As a general rule, the government cannot ban speech — including public protests — because of the protest’s “content,” or subject matter. Government can restrict the time, place and manner of the speech in order to meet a higher need, such as public safety. What a demonstrator might say without challenge at noon in the public square likely would have First Amendment protection, while that same speech at midnight under an apartment building window likely would not.
Lobbyists try to persuade government officials either to support or oppose various policy issues. Therefore, lobbying can be considered a form of petitioning the government for redress of grievances, subject to protection under the First Amendment’s petition clause. Although there has not been a great deal of judicial analysis on First Amendment protections afforded to lobbying, the courts have carved out several parameters. First, the petition clause does not grant a lobbyist the absolute right to speak to a government official, nor does it grant a lobbyist the right to a hearing based on his or her grievances. In addition, the clause does not create an obligation for a government official to take action in response to a grievance. Finally, any statement made while a lobbyist petitions a government official does not receive greater protection than any other expression protected by the First Amendment.
A libel suit, whether involving online or off-line speech, is one of the ways a SLAPP suit could be disguised; anti-SLAPP laws would apply. However, not all libel suits are SLAPP suits. Anti-SLAPP laws would apply only if it were found that a suit was filed in response to or in retaliation for citizen communications with government entities or employees, or for speech to bring attention to an issue of public interest or concern.
In 2001, U.S. District Judge David O. Carter determined that California’s anti-SLAPP statute does apply to cyber-SLAPPs. (See Global Telemedia International Inc. v. Doe et al., 132 F. Supp. 2d 1261 (C.D. Cal. 2001))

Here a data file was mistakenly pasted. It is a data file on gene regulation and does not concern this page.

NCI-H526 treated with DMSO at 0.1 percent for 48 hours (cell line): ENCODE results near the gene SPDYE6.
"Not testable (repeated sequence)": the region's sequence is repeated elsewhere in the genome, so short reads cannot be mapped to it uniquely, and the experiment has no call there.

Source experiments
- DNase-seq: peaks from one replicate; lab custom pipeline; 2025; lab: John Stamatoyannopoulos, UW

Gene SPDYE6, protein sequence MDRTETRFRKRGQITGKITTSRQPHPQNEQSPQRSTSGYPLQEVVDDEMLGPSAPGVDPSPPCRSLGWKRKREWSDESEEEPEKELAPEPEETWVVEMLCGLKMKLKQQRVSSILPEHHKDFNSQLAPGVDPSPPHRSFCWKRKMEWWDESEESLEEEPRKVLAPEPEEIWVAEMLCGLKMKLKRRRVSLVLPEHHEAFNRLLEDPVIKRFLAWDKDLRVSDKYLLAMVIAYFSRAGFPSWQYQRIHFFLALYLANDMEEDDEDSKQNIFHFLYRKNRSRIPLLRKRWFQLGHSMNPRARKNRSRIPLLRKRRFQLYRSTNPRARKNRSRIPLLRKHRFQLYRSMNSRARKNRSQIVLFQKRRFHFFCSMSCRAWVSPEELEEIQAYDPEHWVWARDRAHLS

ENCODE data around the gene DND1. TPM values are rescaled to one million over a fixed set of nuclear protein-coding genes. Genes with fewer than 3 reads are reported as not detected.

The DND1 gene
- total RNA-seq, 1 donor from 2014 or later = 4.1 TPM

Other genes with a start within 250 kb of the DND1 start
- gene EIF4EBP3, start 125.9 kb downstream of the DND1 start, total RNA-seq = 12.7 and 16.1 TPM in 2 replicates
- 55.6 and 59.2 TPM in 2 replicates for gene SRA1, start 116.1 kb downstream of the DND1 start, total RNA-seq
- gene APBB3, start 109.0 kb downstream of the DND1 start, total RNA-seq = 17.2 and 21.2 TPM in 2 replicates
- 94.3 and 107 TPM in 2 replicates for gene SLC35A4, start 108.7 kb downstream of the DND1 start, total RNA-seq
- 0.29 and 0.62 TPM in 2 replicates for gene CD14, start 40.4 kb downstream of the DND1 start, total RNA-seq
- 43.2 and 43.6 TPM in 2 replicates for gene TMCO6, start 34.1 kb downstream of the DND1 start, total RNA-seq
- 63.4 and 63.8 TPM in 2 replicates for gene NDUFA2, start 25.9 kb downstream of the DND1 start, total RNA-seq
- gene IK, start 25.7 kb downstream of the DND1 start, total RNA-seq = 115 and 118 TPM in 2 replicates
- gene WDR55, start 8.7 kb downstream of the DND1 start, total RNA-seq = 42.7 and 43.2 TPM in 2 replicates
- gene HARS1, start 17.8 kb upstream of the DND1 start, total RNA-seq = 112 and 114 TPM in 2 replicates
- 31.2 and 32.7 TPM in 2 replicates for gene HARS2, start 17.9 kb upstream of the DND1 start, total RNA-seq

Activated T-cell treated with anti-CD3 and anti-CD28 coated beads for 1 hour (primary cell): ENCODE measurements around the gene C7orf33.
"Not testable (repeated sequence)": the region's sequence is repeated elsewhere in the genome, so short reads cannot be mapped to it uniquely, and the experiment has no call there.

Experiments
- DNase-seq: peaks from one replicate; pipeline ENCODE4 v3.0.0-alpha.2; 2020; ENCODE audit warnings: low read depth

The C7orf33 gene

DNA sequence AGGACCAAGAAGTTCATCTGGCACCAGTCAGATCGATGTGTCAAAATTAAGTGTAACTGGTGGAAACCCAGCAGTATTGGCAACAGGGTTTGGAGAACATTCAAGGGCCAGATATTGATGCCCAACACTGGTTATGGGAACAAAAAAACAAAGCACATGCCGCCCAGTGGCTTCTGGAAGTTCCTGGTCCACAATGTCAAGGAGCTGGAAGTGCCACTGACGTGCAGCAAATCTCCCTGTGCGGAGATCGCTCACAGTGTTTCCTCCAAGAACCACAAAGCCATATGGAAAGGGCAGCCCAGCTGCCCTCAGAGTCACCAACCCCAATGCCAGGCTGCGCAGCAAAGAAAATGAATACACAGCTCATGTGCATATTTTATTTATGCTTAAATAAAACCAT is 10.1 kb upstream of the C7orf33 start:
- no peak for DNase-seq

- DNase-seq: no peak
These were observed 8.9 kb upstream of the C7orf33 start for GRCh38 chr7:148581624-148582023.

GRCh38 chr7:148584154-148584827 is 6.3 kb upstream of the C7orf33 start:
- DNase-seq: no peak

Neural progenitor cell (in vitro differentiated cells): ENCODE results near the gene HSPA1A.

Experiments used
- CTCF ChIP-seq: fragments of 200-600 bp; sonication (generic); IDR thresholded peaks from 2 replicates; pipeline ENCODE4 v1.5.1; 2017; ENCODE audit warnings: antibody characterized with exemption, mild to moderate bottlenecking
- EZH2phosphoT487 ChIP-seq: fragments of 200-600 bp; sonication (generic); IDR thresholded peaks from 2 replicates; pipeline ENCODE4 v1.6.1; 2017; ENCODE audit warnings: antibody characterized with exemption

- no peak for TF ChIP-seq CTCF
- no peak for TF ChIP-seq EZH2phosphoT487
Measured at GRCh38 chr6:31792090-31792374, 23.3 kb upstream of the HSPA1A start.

In 2003, the Massachusetts Appeals Court cited that state’s anti-SLAPP statute in throwing out a libel lawsuit against a website operator whose posted statements suggested a town official was a Nazi. (See MacDonald v. Paton, 57 Mass.App.Ct. 290 (2003) and “State appeals court rules online libel suit was really SLAPP.”)
Other state anti-SLAPP statutes may also apply to online libel suits. See “Anti-SLAPP statutes: state summary” for a state-by-state list.
No. The right to such legal resources in prison falls under due process.
Historically, a petition was a written request stating a grievance and requesting relief from a ruling authority such as a king. In modern America, petitioning embraces a range of expressive activities designed to influence public officials through legal, nonviolent means.
The right to petition reaches back at least to the Magna Carta in 1215. The English Declaration of Rights in 1689 confirmed that subjects were entitled to petition the king without fear of prosecution.
Courts seldom address the petition clause in isolation, instead grouping it with other rights to free association and collective speech. The U.S. Supreme Court has noted that the right to petition at least provides the opportunity to institute nonfrivolous lawsuits and mobilize popular support to change existing laws in a peaceful manner.